Public Services > Blue Light

Revealed: the forthcoming G-Cloud Sales Bonanza

Published 17 January 2018

With £2bn of new G-Cloud sales expected, 2018 is the year to fix your offering and develop your public-sector teams and reach, says public sector SaaS specialist Lindsay Smith


A dozen humpback whales work together to harvest an apparently infinite shoal of herring. Orcas seem unable to stop smiling as they stun their prey with a tail-flip. Unforgettable images where, for once, the well-handled camera shows it can out-do the imagination.

Well the BBC’s Blue Planet team isn’t going to be filming the UK’s public-sector market over the next 18 months but that, according to Crown Commercial Service (CCS), is where a super-abundance of cloud technology business is going to emerge. Do you want to join the party? Well, it’s now that suppliers need to be upping their game on the Digital Marketplace, so unless you are content to watch others gorge themselves in the feeding frenzy, read on...

So, what’s the background? Where are the fish?

On November 30 last year, Niall Quinn, CCS’ commercial director technology for and his team delivered a Directors Briefing at techUK. There was much of value in the content, a thoroughly enlightened strategy, recognising the need for the supply side of the market to understand the big trends as seen by the demand side. Simply, good and necessary market management. Because, frankly, the supply-side (or at least, a major part of it) is not prepared for what’s coming, a point I’ll come to later. But for now, let’s narrow down to the subject: the forthcoming sales bonanza. (As context take note that CCS sized the Public-Sector Technology Market in the 2016/17 year at £14.8bn (of which software applications and SaaS were £2.7bn and IaaS/PaaS £0.7bn).

Dan Saxby, Digital Future director and his team have responsibility for five frameworks (G-Cloud, DOS, Cyber, Crown Hosting and QA/Testing). He presented their ambitious schedule of activities going out to Q3 2019.

He also revealed the size of the Cloud Technology opportunity, which is my focus here. The Digital Future team predicts that procurements through their five frameworks will increase from the current £1bn/year to £2.5bn/year in the 18 months to June 2019.

This is enormous growth (over 80% compound), which has big implications for those suppliers on the frameworks who can tap into it.

But we have all seen optimistic forecasts bandied around before (though arguably not from as conservative a source), so I asked Saxby, just before Christmas, if he could shed some light on these numbers.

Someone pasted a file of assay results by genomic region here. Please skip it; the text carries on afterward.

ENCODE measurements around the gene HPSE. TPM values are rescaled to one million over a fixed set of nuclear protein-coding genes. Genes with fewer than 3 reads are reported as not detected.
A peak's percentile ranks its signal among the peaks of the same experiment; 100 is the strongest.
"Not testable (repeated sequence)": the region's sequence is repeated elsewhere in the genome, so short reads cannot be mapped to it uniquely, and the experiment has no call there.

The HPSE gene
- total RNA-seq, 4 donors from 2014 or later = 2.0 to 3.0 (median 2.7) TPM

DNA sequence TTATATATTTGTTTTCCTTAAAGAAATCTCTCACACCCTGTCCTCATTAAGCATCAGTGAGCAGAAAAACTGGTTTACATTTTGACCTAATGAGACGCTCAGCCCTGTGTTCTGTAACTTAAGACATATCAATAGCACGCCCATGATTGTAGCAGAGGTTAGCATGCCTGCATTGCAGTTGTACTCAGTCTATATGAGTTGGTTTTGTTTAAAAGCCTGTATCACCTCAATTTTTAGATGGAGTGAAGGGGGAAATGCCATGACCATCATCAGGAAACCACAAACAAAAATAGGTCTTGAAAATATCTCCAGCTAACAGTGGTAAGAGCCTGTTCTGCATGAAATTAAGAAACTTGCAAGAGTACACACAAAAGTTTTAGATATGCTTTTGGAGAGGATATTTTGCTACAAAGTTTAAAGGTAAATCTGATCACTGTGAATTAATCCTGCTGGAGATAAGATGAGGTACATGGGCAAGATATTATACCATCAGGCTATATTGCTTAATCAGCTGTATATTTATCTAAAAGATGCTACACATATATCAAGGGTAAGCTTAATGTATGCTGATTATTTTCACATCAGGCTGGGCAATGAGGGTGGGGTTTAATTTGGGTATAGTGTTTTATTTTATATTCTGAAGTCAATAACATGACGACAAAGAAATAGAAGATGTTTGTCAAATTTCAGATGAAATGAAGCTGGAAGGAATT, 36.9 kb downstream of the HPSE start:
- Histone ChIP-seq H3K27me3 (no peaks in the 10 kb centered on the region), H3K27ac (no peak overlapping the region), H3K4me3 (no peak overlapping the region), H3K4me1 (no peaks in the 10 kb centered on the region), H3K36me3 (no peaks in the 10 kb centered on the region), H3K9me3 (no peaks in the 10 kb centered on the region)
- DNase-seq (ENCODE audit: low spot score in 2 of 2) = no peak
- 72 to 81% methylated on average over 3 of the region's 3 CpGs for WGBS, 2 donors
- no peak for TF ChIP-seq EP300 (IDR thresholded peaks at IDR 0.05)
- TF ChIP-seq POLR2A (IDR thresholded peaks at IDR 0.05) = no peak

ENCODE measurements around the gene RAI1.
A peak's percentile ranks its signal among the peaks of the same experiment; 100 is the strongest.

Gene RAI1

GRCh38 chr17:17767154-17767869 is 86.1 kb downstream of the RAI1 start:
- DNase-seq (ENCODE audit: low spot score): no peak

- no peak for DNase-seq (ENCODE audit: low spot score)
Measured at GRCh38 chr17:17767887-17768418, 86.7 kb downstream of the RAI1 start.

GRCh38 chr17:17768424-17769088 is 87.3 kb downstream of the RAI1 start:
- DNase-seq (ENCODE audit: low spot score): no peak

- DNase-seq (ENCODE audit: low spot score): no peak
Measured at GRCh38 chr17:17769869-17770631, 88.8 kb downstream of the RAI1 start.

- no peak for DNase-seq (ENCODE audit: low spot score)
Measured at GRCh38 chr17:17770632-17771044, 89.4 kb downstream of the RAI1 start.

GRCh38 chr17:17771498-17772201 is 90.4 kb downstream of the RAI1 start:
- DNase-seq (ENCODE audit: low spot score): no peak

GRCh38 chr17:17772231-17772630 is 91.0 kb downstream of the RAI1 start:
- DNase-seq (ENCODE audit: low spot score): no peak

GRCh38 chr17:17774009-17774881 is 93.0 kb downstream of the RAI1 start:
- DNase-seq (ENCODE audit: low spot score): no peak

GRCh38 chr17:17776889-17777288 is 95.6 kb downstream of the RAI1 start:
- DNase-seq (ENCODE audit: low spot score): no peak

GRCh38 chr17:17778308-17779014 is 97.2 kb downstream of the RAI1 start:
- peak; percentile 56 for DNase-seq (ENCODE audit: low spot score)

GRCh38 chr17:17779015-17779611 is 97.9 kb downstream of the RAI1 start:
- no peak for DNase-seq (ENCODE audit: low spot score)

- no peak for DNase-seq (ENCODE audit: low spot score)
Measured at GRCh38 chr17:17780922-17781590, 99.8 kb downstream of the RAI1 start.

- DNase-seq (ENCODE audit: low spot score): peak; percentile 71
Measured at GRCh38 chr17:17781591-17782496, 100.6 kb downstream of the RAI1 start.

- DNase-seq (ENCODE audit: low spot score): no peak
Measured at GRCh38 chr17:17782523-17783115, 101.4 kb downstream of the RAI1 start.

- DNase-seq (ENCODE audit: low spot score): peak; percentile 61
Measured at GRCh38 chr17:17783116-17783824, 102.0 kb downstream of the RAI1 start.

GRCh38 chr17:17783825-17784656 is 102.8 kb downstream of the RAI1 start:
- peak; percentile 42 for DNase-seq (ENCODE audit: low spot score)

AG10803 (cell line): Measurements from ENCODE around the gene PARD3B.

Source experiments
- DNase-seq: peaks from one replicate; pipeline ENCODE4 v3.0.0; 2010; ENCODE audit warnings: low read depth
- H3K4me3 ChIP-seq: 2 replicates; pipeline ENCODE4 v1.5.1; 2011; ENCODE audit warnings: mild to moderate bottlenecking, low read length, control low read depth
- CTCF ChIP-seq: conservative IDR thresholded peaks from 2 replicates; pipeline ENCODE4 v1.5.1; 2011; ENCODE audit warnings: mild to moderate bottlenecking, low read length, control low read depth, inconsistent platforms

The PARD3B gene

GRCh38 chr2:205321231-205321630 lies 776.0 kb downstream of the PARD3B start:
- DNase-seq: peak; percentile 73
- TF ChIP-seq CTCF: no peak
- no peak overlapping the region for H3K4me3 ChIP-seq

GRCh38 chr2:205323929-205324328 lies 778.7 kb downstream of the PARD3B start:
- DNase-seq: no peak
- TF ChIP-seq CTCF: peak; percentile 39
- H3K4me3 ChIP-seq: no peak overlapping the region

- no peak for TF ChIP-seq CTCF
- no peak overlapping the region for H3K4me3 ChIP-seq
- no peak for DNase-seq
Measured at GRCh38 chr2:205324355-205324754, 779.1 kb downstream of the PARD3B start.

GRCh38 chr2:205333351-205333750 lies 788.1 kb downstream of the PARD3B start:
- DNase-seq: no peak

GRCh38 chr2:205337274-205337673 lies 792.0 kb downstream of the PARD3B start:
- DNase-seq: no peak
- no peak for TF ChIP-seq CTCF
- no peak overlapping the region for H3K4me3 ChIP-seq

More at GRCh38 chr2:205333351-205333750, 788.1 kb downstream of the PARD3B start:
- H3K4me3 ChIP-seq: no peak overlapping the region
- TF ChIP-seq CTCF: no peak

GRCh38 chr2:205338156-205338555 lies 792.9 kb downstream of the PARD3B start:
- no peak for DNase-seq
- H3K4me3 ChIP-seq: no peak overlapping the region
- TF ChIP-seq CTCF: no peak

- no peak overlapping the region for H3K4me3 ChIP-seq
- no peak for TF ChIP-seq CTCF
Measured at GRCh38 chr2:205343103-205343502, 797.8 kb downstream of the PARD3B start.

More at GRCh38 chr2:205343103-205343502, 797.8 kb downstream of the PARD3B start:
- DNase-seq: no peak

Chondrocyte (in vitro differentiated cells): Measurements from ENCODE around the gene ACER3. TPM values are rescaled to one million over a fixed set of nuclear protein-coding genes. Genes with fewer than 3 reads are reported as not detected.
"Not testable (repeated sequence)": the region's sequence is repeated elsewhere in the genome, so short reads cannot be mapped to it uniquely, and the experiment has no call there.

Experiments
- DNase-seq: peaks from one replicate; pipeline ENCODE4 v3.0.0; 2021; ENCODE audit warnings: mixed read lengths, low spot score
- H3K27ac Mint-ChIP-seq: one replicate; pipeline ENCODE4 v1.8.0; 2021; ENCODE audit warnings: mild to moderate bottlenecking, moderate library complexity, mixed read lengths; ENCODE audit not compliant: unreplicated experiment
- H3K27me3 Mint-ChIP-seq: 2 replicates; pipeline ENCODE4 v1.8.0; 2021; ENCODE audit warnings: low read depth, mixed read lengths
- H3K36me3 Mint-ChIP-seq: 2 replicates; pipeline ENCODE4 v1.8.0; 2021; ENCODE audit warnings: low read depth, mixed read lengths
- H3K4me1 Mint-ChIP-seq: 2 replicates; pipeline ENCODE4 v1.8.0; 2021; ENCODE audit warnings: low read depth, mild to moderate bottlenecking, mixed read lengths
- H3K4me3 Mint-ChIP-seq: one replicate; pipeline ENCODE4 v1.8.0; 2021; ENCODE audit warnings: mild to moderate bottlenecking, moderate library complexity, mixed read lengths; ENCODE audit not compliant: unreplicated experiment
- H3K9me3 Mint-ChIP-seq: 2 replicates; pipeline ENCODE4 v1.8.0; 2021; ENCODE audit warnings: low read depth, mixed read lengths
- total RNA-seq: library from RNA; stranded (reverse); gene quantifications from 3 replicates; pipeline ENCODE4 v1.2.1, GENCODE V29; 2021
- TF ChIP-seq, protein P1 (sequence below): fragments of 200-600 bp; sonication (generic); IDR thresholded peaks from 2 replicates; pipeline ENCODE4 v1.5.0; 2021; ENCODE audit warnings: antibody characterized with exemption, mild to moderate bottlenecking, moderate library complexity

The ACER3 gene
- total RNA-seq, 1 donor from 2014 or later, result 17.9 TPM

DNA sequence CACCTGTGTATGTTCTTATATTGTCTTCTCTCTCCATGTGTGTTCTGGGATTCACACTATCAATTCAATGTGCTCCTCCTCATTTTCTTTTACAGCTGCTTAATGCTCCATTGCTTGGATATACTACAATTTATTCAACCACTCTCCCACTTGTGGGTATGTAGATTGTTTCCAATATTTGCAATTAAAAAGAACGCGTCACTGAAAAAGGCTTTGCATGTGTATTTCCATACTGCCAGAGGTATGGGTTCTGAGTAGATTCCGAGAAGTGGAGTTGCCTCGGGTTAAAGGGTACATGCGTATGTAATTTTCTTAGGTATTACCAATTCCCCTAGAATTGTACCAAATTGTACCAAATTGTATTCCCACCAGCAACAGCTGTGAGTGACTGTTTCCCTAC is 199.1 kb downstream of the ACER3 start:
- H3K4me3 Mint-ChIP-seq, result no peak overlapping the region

Here is the summary: there’s no catch, these numbers are real.

CCS has insight into some of the large multi-year contracts coming to end of term. These will generate demand for components, infrastructure and services over the next 18 months

Resources and plans are in place to bring demand from the Wider Public Sector (WPS), which are not currently strong users of the frameworks onto G-Cloud and DOS

A significant body of work is being undertaken on the G-Cloud platform to improve functionality, usability and efficiency

Investment in improving the framework goes on at pace – there is hope that G-Cloud 10 may make a reappearance earlier in the timeline than originally predicted

Education of both supplier and buyer communities is a funded priority which will continue the observable maturity of the marketplace

In Saxby’s analysis, DOS will take an increasing share of the move to cloud adoption, but the biggest beneficiary in absolute terms will be G-Cloud, which is predicted to account for roughly 70%+ of the £2-2.5bn (or £1.75bn) in the 12 months to June 2019. This G-Cloud growth represents 35%+ annual compound growth from June 2017 (our last ‘fix’ of sales data although new figures are expected imminently).

But look - who is eating your lunch?

This massive surge of demand is coming through G-Cloud. But 70% of suppliers on G-Cloud 9 have not made a sale (in the figures to June 2017). Is this going to change? They say a rising tide floats all boats, but this is not true of G-Cloud.

If you are a company sitting on G-Cloud and have not made a sale – the chances are strongly in favour of you never making a sale, unless you do something differently.

I have analysed just the SaaS vendors on G-Cloud (there are about 1,800 of them and only 360 (20%) recorded any sales in the 12 months to June 2017). 500 SaaS suppliers of the 1,800 have not bothered to file a service definition with their offering. Add to this, other, simple and correctible marketing gaffes, and I can quickly show that well over 50% of SaaS suppliers cannot reasonably expect to be selected in a standard G-Cloud procurement.

But salvation is available to all. Most of these basic errors can be rectified and CCS will accept rational changes within the rules (like filing a service description!). So, if you have no sales and are on G-Cloud, find out why – and fix it.

With about £2bn of new sales coming down the pipe, 2018 is the year to invest in developing your public-sector teams and reach.

Those predators chasing the shoals of herring have a strategy. They go to where the abundance is to be found, and take energetic action.

We should too!

Lindsay Smith is a freelance public-sector SaaS sales & marketing consultant and author of G-Cloud Success, Analysed; Failure Explained   

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